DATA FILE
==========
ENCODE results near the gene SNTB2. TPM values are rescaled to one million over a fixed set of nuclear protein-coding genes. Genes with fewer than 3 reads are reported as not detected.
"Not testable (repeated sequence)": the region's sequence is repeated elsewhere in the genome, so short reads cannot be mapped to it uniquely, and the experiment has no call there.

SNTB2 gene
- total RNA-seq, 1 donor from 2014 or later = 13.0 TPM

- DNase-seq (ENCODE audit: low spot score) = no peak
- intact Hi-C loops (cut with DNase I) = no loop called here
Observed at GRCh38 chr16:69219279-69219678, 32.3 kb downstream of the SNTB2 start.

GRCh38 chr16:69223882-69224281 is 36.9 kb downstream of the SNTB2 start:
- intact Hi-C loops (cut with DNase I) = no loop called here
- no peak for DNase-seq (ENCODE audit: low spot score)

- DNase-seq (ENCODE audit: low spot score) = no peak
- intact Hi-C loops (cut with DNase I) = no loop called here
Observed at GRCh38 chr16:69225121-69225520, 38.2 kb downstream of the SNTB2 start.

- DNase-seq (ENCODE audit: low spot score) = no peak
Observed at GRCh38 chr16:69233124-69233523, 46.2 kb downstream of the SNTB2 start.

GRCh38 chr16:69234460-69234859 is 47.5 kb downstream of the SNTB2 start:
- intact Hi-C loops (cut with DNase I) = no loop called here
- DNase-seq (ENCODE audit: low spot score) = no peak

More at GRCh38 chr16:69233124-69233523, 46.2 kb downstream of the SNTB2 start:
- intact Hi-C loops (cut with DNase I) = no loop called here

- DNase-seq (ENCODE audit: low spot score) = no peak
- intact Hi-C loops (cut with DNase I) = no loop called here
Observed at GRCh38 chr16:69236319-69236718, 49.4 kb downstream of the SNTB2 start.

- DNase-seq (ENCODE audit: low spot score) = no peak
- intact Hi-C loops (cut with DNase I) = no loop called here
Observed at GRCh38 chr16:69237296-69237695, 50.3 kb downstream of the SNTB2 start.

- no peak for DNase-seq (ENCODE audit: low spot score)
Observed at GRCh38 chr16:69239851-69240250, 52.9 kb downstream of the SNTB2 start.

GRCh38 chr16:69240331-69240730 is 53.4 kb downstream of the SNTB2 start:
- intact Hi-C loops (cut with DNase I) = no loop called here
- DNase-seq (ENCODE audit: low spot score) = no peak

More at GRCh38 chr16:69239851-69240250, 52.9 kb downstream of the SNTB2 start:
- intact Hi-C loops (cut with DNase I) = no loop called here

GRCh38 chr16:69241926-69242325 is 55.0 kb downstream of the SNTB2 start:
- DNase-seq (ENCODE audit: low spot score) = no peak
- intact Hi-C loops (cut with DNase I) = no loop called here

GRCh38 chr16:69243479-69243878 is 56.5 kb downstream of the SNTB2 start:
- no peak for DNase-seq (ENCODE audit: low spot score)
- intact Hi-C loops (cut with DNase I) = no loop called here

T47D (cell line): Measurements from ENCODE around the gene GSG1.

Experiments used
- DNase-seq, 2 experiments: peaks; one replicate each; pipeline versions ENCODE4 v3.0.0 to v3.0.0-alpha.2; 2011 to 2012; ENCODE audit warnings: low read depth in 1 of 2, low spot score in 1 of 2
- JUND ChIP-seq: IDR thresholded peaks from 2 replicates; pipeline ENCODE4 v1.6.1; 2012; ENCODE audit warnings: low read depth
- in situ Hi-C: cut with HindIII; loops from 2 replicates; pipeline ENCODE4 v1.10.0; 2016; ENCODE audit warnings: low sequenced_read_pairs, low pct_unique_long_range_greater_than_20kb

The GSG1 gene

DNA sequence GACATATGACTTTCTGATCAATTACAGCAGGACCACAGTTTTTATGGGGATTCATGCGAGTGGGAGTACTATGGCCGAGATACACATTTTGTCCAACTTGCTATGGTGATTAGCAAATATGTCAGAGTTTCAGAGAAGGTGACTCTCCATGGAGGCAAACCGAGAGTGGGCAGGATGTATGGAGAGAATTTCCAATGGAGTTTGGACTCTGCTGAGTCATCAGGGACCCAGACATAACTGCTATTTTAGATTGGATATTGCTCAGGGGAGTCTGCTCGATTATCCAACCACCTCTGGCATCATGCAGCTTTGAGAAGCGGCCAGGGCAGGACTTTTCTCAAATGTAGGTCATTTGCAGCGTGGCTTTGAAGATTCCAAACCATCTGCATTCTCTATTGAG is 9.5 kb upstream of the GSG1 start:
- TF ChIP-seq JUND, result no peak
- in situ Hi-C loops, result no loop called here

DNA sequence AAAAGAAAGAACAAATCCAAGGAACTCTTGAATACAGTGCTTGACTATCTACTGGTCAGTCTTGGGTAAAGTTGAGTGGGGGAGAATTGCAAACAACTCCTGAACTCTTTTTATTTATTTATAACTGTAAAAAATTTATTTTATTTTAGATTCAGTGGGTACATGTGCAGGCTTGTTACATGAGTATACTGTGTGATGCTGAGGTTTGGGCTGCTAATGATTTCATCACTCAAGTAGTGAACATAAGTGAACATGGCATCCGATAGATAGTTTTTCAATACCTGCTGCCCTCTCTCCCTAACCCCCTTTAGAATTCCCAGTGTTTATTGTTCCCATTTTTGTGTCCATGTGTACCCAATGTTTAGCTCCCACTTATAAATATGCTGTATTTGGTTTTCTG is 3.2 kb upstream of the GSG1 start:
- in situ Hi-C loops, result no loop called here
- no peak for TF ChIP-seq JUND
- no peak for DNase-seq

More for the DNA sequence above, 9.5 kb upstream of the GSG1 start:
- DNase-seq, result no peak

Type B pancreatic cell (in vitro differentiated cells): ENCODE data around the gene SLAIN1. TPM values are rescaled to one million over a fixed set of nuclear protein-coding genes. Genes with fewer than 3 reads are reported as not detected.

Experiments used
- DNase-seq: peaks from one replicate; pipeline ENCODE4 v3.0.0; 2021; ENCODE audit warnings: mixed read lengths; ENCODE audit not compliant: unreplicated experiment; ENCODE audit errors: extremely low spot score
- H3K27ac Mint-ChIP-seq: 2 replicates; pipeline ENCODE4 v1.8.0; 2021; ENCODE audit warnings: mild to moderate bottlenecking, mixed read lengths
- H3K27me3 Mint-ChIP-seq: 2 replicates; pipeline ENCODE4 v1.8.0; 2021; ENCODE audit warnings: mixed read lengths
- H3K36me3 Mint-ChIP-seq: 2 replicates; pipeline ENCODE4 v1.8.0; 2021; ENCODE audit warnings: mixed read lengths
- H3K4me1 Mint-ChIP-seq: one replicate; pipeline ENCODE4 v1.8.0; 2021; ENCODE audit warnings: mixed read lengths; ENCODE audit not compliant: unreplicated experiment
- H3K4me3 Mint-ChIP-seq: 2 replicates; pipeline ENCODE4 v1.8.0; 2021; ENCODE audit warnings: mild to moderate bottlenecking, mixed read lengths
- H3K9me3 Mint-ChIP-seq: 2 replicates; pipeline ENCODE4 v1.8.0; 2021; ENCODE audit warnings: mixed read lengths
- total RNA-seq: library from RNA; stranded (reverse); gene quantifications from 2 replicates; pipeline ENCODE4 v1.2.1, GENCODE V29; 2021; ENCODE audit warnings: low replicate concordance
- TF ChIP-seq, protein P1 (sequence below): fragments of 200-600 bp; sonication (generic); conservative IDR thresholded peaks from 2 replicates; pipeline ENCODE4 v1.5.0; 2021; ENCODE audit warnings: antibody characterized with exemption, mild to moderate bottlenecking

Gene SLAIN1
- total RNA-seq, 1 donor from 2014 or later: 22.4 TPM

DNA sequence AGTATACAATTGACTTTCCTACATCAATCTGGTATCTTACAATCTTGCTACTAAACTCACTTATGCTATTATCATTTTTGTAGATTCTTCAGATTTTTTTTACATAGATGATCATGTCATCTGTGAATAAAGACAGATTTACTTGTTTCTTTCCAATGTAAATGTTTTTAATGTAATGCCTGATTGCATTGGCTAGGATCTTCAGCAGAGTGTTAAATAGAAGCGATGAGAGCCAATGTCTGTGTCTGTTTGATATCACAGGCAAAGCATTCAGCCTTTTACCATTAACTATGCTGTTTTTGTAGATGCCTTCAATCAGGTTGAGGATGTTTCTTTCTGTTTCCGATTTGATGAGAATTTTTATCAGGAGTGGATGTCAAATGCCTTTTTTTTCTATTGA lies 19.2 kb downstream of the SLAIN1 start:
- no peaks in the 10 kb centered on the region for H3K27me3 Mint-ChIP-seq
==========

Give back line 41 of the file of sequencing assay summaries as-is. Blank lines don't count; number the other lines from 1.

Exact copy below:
Experiments used